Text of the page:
Applied Evidence

Hypertriglyceridemia: A strategic approach

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This review, and the at-a-glance tables that follow, detail indications and strategies for the treatment of adults with hypertriglyceridemia.

PRACTICE RECOMMENDATIONS

› Evaluate patients for hypertriglyceridemia when they have a comorbid condition (eg, type 2 diabetes, obesity, hypothyroidism, metabolic syndrome, alcoholism). B

› Do not require fasting status when evaluating triglycerides in a lipid panel. B

› Make therapeutic lifestyle changes first-line treatment for hypertriglyceridemia. C

› Prescribe fibrates for severe hypertriglyceridemia to reduce the risk and recurrence of pancreatitis. A

› Prescribe a statin and an omega-3 fatty acid (fish oil) to lower the triglyceride level and thus reduce resulting atherogenicity when the risk of atherosclerotic cardiovascular disease is > 7.5%. B

Strength of recommendation (SOR)

A Good-quality patient-oriented evidence
B Inconsistent or limited-quality patient-oriented evidence
C Consensus, usual practice, opinion, disease-oriented evidence, case series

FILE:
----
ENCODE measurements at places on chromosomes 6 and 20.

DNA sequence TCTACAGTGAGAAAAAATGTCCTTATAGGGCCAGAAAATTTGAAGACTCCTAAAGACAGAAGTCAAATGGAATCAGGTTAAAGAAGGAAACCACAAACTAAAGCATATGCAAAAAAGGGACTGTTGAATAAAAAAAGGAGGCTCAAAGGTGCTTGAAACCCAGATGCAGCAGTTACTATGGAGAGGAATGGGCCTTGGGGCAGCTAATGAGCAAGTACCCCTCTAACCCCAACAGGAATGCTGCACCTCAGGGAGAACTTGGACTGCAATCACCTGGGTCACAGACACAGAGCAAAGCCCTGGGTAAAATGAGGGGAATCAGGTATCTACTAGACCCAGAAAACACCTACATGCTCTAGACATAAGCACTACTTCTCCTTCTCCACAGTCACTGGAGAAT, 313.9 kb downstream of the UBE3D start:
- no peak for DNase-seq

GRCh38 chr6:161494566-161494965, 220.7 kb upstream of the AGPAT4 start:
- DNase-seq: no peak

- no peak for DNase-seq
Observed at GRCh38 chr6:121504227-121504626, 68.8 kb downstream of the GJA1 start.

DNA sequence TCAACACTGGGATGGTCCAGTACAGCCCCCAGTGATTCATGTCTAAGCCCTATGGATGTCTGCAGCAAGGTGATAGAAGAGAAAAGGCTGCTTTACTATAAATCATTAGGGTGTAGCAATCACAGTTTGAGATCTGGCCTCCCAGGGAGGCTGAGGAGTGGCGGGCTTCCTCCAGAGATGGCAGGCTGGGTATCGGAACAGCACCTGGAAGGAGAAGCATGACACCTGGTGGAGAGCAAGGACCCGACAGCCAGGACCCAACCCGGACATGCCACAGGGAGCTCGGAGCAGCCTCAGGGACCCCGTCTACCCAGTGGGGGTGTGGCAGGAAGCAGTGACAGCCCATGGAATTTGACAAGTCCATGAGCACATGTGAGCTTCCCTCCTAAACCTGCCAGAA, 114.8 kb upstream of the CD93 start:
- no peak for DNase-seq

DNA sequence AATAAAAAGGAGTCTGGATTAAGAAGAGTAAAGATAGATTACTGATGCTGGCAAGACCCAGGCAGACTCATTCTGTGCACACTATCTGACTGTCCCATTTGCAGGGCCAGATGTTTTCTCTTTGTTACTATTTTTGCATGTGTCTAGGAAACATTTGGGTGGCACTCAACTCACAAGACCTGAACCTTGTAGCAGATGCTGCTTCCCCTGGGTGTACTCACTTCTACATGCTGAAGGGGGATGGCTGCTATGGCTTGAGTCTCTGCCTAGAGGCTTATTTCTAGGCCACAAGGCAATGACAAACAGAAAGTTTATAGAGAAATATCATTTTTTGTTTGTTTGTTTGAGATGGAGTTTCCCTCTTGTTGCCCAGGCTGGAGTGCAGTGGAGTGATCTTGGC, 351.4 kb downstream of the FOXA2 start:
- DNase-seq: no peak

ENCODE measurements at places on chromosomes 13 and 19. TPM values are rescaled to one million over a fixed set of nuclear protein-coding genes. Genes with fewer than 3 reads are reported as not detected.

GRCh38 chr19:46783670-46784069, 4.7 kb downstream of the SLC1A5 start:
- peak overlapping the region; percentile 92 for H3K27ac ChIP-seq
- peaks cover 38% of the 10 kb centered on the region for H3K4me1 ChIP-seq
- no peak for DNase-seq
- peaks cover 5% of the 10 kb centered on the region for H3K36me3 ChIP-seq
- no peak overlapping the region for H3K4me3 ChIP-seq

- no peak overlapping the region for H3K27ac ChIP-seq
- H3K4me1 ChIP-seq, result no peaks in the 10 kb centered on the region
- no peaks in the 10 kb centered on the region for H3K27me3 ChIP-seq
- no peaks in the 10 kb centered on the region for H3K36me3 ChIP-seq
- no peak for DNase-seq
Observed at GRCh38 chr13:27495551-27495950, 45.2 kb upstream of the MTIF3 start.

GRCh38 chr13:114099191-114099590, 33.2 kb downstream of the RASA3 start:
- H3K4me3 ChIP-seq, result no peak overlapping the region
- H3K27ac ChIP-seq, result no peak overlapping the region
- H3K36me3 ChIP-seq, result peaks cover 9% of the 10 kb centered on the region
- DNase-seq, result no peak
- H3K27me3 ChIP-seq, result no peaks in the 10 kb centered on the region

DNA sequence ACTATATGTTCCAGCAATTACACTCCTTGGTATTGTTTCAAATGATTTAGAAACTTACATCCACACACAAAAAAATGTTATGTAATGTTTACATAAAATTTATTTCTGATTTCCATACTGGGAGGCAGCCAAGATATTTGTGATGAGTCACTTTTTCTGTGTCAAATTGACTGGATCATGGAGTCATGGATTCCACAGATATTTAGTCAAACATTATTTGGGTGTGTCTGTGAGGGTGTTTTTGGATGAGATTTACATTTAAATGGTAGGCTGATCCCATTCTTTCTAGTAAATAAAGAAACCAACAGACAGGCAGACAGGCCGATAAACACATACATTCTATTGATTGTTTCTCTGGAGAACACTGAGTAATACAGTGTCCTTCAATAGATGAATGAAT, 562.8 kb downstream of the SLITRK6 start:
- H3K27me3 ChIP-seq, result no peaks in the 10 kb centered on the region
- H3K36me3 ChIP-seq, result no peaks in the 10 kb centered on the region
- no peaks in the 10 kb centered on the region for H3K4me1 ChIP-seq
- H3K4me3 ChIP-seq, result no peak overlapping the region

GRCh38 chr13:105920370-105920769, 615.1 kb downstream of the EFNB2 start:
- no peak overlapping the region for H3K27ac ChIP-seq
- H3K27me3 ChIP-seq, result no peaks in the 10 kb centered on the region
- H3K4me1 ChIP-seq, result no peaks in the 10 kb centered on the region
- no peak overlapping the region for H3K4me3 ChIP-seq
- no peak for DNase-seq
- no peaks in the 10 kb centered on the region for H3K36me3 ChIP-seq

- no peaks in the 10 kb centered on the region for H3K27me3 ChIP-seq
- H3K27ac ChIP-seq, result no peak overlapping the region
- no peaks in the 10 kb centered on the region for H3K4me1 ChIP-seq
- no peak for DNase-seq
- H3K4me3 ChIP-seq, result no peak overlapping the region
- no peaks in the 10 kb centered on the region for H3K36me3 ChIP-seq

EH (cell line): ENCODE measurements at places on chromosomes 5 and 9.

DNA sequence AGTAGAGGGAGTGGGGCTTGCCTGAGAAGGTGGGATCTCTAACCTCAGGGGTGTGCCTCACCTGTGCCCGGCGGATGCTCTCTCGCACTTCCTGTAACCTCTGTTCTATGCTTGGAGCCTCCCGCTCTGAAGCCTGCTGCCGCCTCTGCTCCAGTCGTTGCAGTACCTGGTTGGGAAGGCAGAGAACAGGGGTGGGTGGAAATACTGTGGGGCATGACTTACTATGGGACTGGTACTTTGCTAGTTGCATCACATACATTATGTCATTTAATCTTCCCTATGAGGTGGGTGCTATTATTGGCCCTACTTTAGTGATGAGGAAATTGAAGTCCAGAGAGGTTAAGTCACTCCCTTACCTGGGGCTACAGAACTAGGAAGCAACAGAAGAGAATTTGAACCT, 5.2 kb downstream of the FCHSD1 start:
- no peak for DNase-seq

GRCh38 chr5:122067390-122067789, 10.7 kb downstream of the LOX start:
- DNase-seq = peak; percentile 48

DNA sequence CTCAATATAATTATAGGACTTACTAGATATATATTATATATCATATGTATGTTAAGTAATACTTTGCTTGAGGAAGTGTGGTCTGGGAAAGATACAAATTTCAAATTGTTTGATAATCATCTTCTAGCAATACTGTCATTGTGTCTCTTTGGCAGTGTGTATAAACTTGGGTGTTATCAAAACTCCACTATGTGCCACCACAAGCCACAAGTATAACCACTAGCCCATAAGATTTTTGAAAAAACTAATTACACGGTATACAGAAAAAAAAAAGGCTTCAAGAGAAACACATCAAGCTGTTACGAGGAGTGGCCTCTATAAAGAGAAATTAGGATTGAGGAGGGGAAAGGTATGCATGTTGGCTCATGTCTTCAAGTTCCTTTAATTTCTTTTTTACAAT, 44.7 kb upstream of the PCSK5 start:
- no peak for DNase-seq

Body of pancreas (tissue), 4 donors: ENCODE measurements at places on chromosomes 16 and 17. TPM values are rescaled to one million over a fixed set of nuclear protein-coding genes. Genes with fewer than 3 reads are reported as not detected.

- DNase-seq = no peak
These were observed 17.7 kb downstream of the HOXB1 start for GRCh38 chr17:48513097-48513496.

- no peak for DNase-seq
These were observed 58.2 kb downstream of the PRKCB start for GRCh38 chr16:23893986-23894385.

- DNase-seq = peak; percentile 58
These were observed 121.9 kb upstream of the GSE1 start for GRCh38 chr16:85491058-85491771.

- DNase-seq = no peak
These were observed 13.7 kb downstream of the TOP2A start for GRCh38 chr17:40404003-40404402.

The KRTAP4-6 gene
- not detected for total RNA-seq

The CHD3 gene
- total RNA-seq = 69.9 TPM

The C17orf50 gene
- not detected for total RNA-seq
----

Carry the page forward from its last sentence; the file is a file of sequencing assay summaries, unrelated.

References

CASE 1

Tyler M, age 40, otherwise healthy, and with a body mass index (BMI) of 30, presents to your office for his annual physical examination. He does not have a history of alcohol or tobacco use.

Mr. M’s obesity raises concern about metabolic syndrome, which warrants evaluation for hypertriglyceridemia (HTG). You offer him lipid testing to estimate his risk of atherosclerotic cardiovascular disease (ASCVD).

The only abnormal value on the lipid panel is a triglyceride (TG) level of 264 mg/dL (normal, < 175 mg/dL). Mr. M’s 10-yr ASCVD risk is determined to be < 5%.

What, if any, intervention would be triggered by the finding of moderate HTG?

Heart © ALICIA BUELOW

CASE 2

Alicia F, age 30, with a BMI of 28 and ASCVD risk < 7.5%, comes to the clinic for evaluation of anxiety and insomnia. She reports eating a high-carbohydrate diet and drinking 3 to 5 alcoholic beverages nightly to help her sleep.

Ms. F’s daily alcohol use prompts evaluation for HTG. Results show a TG level of 1300 mg/dL and a high-density lipoprotein (HDL) level of 25 mg/dL (healthy HDL levels: adult females, ≥ 50 mg/dL; adult males, ≥ 40 mg/dL). Other test results are normal, except for elevated transaminase levels (just under twice normal).

What, if any, action would be prompted by the patient’s severe HTG and below-normal HDL level?

Continue to: How HTG is defined

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